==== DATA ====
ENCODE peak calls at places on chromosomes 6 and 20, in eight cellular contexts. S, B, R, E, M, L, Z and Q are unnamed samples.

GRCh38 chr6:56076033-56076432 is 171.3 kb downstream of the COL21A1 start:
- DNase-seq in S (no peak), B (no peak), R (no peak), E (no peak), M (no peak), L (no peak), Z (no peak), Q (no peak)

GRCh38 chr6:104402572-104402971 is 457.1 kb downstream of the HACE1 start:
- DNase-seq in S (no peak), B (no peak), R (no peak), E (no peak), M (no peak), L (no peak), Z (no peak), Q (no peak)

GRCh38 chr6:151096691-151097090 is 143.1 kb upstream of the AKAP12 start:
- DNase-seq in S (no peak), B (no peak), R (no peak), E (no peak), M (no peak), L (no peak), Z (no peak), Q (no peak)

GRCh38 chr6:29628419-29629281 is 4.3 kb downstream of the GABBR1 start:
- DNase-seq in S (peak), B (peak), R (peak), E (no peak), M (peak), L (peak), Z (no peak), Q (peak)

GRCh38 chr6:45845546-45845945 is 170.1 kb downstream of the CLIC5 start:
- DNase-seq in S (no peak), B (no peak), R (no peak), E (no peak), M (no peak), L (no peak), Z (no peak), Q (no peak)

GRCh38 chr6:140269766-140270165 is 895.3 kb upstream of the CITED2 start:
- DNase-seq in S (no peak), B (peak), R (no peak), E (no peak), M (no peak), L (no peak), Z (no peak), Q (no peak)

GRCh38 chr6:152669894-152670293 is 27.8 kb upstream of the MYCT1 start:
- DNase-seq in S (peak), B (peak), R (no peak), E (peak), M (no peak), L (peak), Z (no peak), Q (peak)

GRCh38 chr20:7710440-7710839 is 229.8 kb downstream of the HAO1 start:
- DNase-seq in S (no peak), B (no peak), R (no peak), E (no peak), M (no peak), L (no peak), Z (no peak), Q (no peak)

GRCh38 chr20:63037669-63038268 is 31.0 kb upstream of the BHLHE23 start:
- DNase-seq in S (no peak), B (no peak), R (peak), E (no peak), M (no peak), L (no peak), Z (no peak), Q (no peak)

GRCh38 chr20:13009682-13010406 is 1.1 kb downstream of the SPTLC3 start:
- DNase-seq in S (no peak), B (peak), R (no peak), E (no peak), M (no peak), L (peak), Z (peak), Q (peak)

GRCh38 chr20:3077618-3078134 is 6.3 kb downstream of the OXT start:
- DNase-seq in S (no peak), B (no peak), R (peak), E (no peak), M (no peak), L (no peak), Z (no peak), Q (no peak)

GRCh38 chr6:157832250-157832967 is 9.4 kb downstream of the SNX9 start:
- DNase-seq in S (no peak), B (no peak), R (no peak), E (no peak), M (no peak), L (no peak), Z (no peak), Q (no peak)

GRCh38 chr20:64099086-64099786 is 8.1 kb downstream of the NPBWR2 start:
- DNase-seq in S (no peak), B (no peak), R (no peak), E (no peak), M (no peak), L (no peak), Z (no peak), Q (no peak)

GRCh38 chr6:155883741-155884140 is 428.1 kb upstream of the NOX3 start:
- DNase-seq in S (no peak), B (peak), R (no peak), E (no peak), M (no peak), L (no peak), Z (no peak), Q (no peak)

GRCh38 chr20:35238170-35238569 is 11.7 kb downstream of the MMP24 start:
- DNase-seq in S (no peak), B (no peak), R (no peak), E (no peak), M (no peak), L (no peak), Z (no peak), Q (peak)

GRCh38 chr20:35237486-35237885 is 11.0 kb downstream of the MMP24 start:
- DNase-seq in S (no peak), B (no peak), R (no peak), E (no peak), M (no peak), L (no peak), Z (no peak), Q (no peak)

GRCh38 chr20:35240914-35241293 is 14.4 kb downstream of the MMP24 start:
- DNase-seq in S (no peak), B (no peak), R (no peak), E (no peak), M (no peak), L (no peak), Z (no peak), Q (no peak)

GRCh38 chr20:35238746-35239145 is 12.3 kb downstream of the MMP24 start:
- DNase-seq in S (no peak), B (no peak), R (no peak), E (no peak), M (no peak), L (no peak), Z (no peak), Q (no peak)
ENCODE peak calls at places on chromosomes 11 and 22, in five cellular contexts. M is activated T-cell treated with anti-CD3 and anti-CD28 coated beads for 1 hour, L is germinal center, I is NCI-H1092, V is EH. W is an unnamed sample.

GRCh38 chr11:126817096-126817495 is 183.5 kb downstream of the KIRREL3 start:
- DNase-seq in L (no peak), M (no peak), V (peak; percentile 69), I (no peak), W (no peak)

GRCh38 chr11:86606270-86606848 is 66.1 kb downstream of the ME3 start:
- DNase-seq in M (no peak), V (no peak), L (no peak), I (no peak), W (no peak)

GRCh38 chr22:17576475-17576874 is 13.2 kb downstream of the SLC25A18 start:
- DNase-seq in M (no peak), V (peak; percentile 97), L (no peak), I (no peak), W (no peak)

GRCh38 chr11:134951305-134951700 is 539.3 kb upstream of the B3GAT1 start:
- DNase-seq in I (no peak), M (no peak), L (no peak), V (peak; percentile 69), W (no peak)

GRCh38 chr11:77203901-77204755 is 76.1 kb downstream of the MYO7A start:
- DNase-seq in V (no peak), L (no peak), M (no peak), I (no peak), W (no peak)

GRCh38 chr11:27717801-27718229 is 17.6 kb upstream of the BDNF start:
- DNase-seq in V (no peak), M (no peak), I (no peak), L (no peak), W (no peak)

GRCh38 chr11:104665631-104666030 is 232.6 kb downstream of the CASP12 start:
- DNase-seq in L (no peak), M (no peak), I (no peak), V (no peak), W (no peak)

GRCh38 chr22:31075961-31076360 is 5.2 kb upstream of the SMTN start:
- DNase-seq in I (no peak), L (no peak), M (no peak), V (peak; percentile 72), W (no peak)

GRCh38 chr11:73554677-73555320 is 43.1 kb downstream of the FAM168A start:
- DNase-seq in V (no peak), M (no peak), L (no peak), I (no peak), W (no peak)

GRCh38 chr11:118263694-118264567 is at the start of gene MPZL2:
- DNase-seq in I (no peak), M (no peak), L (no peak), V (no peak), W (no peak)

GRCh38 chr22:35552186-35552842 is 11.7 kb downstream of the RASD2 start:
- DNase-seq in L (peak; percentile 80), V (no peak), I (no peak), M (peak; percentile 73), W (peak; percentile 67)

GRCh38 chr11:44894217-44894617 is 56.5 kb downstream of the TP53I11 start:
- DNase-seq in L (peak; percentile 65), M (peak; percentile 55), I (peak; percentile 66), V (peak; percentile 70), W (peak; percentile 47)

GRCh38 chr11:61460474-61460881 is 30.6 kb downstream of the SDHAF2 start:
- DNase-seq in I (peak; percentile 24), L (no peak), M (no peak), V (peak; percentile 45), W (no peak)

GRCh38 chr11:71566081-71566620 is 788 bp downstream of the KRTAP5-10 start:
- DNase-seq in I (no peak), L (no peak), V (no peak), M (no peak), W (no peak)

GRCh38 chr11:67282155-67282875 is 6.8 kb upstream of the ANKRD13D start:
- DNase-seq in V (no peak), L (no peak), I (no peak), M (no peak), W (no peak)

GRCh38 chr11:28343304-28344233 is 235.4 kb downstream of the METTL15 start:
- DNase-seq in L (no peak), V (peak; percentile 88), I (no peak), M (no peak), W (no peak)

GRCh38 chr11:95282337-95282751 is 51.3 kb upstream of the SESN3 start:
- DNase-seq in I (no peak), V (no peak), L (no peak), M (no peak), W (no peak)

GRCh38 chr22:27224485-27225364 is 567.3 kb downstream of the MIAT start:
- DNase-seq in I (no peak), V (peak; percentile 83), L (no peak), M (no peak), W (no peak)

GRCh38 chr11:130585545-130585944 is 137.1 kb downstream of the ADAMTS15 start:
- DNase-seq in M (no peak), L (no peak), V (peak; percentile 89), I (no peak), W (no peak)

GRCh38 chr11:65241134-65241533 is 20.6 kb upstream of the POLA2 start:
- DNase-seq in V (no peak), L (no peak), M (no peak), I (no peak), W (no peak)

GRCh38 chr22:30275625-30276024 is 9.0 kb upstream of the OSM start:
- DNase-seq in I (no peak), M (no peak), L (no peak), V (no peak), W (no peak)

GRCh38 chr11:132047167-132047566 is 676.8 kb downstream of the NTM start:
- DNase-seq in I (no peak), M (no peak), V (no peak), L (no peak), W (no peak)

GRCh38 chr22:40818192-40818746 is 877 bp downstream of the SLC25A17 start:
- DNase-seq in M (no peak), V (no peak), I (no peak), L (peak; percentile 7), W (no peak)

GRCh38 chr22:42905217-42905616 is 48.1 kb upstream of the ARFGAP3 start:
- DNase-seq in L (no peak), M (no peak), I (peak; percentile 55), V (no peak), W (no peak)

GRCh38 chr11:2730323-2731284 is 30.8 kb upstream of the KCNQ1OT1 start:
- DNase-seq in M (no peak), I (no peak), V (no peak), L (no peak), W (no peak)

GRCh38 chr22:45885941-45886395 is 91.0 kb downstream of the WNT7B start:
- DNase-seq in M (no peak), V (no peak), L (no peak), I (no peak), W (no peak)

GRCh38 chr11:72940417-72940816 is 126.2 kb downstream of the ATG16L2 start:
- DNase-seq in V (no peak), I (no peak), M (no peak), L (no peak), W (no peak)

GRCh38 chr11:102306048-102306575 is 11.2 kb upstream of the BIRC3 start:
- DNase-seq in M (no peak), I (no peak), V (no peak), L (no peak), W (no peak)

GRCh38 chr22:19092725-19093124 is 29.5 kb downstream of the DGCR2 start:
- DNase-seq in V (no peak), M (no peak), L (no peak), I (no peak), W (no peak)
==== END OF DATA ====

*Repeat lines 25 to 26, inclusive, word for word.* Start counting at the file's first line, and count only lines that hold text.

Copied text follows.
- DNase-seq in S (no peak), B (no peak), R (no peak), E (no peak), M (no peak), L (no peak), Z (no peak), Q (no peak)

GRCh38 chr20:64099086-64099786 is 8.1 kb downstream of the NPBWR2 start: